Memorial Hall is located at 114 East Cameron Ave., on the campus of the University of North Carolina at Chapel Hill.  The Symphony provides a free shuttle service from two locations:
·       University Mall between Dillards and Wells Fargo bank.
·       Southern Villages near the Village Green Stage on Aberdeen Drive.
The shuttle service departs between 6:15 p.m. and 6:20 p.m.

Meymandi Concert Hall is located in the Duke Energy Center for the Performing Arts, 2 E. South St., in Raleigh.

Partners for the 2013/14 Chapel Hill Series include Carol Woods Retirement Community, Harrington Bank, and The Businesses of Market Street, Southern Village. 

Partners for the 2013/14 Raleigh Classical Series include Clancy & Theys Construction; Duke Medicine; Smith Anderson; and Marriott Raleigh City Center.

This concert is made possible in part by The Helton Family Foundation Fund and by the E.T. Rollins, Jr. and Frances P. Rollins Foundation Fund.  In recognition of Sandra L. Sully’s generous support of the North Carolina Symphony at the Pinnacle Circle Level, this concert has been named in her honor.

Statewide partner is Duke Energy.

About the North Carolina Symphony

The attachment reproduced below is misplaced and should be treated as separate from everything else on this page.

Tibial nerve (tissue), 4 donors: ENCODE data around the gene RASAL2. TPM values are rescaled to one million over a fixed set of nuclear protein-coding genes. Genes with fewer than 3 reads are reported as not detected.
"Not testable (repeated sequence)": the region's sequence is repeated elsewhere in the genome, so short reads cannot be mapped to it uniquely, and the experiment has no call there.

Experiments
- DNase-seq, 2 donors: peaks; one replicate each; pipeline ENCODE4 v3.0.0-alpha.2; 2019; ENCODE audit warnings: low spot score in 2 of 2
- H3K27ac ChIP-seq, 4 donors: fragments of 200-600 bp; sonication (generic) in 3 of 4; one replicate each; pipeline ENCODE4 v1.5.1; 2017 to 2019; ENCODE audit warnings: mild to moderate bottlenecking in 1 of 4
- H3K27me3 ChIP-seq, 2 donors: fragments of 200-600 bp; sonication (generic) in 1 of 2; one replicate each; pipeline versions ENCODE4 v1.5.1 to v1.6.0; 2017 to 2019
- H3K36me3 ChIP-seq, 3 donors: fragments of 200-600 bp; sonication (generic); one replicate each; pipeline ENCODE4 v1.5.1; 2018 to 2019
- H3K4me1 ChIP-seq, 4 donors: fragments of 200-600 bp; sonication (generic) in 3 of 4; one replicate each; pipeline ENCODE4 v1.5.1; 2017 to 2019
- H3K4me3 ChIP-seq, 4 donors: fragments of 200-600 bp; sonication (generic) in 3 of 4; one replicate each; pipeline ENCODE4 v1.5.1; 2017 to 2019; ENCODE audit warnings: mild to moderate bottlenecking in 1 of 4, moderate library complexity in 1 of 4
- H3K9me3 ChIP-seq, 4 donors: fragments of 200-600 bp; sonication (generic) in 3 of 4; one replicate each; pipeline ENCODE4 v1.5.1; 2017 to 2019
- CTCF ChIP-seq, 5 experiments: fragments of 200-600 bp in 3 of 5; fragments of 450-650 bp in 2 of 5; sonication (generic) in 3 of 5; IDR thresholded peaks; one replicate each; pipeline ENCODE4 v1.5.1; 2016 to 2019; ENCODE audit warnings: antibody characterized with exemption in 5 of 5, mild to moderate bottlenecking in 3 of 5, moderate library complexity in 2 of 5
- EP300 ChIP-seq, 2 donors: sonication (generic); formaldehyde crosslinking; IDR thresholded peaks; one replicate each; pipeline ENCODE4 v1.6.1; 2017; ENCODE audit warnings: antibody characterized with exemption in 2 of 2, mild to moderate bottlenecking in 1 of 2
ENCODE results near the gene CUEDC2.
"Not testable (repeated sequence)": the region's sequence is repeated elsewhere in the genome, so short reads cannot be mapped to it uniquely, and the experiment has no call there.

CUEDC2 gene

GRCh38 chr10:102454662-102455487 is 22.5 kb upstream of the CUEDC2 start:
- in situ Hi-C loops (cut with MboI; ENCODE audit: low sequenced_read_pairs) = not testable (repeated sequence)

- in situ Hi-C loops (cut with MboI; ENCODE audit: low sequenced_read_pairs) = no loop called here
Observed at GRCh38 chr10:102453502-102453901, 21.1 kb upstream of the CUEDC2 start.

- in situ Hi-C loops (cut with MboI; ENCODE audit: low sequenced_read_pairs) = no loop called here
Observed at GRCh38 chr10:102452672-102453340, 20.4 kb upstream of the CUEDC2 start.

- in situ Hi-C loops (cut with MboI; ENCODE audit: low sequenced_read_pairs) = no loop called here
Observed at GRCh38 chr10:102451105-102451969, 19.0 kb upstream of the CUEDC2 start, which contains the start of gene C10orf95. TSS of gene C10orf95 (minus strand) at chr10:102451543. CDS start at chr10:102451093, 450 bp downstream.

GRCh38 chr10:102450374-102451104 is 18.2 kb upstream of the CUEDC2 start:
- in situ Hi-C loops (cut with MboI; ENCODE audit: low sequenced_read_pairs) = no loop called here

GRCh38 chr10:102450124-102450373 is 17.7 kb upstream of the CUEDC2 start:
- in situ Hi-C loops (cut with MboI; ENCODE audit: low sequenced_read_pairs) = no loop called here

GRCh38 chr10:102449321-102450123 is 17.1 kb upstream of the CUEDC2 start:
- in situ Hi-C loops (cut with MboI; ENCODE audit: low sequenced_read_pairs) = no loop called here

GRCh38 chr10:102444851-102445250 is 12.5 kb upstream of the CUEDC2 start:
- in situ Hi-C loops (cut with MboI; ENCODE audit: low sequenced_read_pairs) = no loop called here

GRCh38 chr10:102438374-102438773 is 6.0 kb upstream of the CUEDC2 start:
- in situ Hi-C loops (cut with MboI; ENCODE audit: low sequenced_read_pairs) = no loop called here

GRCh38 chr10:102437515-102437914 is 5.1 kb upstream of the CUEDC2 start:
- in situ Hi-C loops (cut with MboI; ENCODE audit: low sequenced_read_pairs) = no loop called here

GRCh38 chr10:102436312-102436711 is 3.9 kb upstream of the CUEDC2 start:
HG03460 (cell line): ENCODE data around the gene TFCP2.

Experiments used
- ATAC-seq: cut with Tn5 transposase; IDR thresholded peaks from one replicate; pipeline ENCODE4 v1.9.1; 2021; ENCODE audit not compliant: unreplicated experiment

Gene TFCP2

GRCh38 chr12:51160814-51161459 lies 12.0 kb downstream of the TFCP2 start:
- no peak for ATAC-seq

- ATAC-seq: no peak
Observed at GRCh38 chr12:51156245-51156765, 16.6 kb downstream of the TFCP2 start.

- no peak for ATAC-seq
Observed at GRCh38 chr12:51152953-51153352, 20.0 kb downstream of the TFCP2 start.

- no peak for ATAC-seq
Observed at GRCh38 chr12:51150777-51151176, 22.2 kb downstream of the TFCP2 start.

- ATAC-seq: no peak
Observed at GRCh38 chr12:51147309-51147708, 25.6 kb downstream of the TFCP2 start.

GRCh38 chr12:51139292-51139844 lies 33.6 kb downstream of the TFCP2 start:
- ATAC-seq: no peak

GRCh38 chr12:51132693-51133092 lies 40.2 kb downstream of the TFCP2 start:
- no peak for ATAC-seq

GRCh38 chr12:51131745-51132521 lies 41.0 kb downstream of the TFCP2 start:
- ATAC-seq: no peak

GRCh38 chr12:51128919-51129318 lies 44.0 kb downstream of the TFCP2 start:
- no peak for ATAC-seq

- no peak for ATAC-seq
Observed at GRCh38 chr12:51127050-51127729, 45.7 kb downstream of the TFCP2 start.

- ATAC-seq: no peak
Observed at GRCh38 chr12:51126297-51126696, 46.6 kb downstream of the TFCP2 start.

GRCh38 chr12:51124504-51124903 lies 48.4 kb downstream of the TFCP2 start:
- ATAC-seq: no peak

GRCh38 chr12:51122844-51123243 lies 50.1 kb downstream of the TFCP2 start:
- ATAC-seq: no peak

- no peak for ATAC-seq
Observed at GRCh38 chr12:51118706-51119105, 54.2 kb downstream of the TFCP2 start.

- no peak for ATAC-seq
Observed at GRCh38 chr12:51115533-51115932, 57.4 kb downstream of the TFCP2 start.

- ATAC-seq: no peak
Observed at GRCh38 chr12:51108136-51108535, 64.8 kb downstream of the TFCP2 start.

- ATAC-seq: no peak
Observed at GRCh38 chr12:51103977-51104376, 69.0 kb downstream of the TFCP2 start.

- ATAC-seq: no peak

Founded in 1932, the North Carolina Symphony gives more than 200 performances annually to adults and school children in more than 50 North Carolina counties. An entity of the North Carolina Department of Cultural Resources, the orchestra employs 66 professional musicians, under the artistic leadership of Music Director and Conductor Grant Llewellyn and Resident Conductor William Henry Curry.

Based in downtown Raleigh’s spectacular Meymandi Concert Hall at the Duke Energy Center for the Performing Arts and an outdoor summer venue at Booth Amphitheatre in Cary, N.C., the Symphony performs about 60 concerts annually in the Raleigh, Durham, Chapel Hill and Cary metropolitan area. It holds regular concert series in Fayetteville, New Bern, Southern Pines and Wilmington—as well as individual concerts in many other North Carolina communities throughout the year—and conducts one of the most extensive education programs of any U.S. orchestra.

April 24-26 Concert/Event Listings:
North Carolina Symphony
“Bronfman Performs Beethoven’s Piano Concerto No. 2”
Grant Llewellyn, Music Director
Yefim Bronfman, piano

Thursday, April 24, 2013, 7:30 p.m.
Memorial Hall, UNC-Chapel Hill

Friday, April 25 and Saturday, April 26, 8 p.m.
Meymandi Concert Hall, Raleigh

April 24-26 Program
North Carolina Symphony
“Bronfman Performs Beethoven’s Piano Concerto No. 2”
Grant Llewellyn, Music Director
Yefim Bronfman, piano

Overture to Coriolan, Op. 62
Ludwig Van Beethoven (1770-1827)

Concerto No. 2 in B-flat major for Piano and Orchestra, Op. 19
Ludwig Van Beethoven 
     I.  Allegro con brio
    II.  Adagio
   III.  Rondo: Molto allegro
           Yefim Bronfman, piano

Symphony No. 6 in E-flat minor, Op. 111
Sergei Prokofiev (1891-1953)
    I. Allegro moderato
   II. Largo
  III. Vivace